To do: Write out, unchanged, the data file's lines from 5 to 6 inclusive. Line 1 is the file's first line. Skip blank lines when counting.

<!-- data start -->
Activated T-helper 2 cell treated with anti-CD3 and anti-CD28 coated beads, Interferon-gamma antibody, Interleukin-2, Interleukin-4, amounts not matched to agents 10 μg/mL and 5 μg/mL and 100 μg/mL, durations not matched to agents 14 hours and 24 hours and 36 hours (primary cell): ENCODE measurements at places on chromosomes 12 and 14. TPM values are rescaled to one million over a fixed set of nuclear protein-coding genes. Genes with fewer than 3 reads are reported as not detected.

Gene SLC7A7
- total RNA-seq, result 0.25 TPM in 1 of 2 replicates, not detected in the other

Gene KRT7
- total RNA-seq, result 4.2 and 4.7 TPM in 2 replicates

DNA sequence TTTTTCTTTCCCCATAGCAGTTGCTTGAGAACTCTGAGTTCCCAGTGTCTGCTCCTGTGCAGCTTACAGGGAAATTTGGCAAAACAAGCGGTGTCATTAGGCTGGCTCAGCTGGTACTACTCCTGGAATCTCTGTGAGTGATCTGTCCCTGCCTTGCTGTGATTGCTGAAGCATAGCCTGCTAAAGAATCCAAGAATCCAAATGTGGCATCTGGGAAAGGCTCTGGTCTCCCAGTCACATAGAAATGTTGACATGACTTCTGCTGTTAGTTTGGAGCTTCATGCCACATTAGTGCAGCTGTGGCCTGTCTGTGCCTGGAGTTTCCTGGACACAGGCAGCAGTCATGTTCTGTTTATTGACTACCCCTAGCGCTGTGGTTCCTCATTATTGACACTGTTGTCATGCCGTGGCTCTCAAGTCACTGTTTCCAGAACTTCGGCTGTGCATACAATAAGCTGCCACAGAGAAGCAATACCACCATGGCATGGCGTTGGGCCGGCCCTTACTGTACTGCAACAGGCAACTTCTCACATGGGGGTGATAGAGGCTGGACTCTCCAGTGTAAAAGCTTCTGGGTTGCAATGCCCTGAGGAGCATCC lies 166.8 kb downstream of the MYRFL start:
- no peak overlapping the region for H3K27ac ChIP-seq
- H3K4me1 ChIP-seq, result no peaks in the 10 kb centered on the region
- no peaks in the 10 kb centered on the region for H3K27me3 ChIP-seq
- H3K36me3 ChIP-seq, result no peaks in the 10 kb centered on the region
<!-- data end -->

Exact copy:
- total RNA-seq, result 4.2 and 4.7 TPM in 2 replicates

DNA sequence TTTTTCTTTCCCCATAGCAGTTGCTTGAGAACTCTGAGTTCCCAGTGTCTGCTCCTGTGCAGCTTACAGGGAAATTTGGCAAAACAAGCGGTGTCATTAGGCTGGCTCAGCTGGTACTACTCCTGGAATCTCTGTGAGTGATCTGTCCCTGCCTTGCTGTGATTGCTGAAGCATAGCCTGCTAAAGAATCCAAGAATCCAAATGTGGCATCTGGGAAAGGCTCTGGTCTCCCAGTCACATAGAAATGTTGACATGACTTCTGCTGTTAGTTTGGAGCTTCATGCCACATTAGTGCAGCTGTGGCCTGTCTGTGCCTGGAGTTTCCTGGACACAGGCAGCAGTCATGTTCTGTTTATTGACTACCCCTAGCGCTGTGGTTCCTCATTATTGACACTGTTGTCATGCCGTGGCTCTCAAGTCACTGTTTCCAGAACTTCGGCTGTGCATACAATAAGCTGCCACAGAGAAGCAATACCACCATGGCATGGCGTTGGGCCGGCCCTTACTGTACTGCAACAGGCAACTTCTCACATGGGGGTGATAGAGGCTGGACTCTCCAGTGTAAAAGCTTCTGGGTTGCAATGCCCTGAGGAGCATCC lies 166.8 kb downstream of the MYRFL start: